ALI instructor Ravyn McKee and garden coordinator/master gardener Kay Snyder introduced students to various gardening activities. They weeded and cultivated vegetable and strawberry beds, and planted flower seeds. These were new experiences for them. One student commented that there were no community gardens in Japan where she and her cohorts lived.
The students helped harvest vegetables and took some back to their residence hall. Using fresh potatoes they dug up that day, they made potato salad and shared with one another.
The students really enjoyed their time at the community garden, and they returned the following week. Anthropology students from Dr. Poole's Cultural Ecology class were also at the garden that day. The community garden was a warm and welcoming setting for the students as the two groups engaged in conversations with each other, gaining cross-cultural experiences while learning about gardening and ecology.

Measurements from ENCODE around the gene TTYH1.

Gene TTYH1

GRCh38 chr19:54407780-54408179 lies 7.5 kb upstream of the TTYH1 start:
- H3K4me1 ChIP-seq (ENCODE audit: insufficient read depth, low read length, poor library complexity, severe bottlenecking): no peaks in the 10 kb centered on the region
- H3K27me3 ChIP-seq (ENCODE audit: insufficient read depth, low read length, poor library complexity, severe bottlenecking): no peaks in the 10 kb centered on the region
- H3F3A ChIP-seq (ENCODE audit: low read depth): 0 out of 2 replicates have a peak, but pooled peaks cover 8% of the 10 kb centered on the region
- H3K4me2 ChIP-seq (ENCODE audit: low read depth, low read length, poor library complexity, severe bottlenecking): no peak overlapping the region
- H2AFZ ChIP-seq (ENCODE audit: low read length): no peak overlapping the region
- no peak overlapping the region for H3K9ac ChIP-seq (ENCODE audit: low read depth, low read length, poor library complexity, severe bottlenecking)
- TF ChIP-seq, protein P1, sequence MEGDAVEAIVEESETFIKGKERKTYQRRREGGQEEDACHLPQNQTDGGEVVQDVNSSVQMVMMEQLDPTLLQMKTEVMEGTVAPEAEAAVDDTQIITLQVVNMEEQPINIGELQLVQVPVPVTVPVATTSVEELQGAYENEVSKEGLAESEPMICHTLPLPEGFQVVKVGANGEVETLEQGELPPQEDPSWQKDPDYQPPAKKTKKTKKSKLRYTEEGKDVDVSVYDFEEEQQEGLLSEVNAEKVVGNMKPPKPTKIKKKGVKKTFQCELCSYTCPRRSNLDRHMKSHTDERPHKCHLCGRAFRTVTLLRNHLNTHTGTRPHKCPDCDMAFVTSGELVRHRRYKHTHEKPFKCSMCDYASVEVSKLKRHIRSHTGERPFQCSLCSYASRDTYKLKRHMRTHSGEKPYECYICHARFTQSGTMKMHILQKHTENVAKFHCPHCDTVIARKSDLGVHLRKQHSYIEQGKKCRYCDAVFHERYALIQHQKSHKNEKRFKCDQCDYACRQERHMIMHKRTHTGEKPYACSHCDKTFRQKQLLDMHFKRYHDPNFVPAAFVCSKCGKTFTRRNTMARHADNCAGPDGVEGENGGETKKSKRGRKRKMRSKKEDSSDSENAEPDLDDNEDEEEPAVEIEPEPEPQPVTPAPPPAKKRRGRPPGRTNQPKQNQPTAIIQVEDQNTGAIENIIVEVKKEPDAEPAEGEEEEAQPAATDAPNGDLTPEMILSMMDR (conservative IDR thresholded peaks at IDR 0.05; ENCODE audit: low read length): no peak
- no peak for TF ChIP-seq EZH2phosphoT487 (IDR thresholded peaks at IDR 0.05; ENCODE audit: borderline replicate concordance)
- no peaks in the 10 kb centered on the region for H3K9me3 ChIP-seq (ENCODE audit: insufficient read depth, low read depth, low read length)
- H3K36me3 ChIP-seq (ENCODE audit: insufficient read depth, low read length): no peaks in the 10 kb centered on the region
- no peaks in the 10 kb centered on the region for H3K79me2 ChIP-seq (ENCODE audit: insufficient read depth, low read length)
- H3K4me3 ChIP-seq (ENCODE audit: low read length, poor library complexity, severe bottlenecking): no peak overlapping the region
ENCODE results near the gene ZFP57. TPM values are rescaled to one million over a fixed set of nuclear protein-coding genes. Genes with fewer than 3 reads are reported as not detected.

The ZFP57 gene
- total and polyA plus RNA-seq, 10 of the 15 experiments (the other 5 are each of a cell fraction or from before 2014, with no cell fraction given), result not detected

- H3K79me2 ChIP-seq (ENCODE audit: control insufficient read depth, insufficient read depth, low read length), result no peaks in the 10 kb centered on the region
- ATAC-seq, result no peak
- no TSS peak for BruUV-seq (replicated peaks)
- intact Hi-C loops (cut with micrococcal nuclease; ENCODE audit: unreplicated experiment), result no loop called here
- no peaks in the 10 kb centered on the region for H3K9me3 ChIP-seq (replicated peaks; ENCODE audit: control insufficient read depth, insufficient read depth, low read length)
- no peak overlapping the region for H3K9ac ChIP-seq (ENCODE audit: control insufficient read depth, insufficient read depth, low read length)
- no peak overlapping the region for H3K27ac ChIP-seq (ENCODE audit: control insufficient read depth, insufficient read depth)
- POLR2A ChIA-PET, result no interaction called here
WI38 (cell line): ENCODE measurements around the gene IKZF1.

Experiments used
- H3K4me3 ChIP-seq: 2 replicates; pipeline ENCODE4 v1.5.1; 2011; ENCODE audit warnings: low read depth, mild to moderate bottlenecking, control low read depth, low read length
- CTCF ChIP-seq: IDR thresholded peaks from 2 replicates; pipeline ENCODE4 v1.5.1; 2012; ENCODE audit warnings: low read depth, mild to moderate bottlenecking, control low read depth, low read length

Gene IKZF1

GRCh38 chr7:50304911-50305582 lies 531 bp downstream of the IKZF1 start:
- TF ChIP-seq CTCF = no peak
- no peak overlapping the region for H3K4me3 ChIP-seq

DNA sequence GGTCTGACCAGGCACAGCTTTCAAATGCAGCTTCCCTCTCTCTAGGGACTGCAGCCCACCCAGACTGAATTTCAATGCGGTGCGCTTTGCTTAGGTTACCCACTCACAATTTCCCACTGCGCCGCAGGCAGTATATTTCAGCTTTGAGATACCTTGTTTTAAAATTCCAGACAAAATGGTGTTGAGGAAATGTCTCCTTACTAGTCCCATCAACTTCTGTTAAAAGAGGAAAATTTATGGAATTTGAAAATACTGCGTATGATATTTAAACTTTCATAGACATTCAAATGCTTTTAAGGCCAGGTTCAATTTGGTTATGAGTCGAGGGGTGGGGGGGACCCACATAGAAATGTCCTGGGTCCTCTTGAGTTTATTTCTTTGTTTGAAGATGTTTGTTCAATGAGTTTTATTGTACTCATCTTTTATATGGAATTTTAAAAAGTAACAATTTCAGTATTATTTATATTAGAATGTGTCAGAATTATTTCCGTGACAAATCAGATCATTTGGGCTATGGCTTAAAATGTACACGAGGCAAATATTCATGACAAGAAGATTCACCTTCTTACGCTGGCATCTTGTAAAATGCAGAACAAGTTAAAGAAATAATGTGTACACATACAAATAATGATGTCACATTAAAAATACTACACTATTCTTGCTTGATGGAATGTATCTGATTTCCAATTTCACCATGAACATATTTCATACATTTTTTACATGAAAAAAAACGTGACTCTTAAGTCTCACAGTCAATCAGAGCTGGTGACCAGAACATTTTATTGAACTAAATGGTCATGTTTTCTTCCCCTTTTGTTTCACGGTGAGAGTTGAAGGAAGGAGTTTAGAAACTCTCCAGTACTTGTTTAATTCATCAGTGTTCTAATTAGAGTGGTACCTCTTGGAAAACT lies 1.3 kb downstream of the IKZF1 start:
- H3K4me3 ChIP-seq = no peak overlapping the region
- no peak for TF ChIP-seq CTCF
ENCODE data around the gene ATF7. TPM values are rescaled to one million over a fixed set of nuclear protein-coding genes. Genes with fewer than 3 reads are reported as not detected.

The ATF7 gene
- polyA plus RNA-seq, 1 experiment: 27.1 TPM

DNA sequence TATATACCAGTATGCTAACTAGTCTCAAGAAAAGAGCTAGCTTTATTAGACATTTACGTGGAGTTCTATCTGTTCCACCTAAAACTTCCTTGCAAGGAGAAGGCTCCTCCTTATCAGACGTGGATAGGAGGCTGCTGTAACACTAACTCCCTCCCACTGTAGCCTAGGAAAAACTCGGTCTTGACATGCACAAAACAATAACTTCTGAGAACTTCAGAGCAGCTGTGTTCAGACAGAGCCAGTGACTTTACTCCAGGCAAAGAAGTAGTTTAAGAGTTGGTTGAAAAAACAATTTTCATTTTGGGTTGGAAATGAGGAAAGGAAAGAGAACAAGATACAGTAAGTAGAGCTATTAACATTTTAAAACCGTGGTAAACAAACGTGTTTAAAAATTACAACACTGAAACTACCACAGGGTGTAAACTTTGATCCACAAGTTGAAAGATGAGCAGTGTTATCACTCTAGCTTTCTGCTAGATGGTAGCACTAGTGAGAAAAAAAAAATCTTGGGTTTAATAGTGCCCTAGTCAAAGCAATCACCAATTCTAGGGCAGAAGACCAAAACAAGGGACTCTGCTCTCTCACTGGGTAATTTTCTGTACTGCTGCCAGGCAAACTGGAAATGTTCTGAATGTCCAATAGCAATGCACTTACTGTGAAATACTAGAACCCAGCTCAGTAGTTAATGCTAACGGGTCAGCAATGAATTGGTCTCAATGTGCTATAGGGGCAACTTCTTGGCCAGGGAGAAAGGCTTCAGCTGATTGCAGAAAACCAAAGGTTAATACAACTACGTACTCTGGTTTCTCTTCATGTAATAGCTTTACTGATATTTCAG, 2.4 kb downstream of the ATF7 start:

Japanese student Riko Okutani watered seeds that were sown for a winter cover crop. The cover crop will protect the soil while improving soil texture and fertility for next year's growing season.
American and Japanese students learned a little bit about each other and enjoyed one another's company as they pulled weeds and installed plant identification tags.
The day was quite warm. Crisp, sweet watermelon, obtained locally from the Indiana County Farmers Market, was a perfect and refreshing component of a light lunch under the pavillion.